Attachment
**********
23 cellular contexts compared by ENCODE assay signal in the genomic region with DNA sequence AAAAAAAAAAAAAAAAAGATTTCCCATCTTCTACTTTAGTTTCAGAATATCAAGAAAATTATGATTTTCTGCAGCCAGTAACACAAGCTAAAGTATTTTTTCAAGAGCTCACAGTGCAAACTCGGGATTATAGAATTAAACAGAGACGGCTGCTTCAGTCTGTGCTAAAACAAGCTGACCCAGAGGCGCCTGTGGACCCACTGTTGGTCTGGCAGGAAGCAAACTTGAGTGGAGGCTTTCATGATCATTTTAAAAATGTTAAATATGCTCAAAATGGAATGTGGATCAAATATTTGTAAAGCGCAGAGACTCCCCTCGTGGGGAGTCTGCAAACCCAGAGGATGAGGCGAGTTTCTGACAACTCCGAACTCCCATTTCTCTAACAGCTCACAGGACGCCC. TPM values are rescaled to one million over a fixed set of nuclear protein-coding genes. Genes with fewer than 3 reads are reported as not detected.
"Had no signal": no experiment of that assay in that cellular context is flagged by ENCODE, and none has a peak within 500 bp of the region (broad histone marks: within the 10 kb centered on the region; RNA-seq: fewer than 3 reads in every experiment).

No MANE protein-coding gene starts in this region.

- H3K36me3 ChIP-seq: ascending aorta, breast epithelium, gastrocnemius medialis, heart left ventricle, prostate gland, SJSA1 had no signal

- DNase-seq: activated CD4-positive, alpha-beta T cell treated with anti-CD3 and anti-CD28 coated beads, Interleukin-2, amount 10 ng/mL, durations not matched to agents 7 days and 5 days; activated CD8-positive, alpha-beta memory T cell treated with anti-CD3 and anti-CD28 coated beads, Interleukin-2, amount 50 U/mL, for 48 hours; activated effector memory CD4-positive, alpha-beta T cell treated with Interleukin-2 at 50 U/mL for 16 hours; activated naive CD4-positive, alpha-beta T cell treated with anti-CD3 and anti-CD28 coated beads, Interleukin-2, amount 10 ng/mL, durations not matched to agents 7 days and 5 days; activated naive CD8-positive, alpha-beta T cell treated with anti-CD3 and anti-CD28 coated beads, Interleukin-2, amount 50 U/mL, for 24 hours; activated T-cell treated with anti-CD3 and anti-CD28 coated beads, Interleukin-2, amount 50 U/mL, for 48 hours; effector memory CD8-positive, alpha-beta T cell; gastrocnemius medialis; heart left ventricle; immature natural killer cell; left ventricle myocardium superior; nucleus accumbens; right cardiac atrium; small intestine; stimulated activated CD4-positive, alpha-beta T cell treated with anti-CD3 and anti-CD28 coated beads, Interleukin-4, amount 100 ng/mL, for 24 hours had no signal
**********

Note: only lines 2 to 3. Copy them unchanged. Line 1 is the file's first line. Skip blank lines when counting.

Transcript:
"Had no signal": no experiment of that assay in that cellular context is flagged by ENCODE, and none has a peak within 500 bp of the region (broad histone marks: within the 10 kb centered on the region; RNA-seq: fewer than 3 reads in every experiment).

No MANE protein-coding gene starts in this region.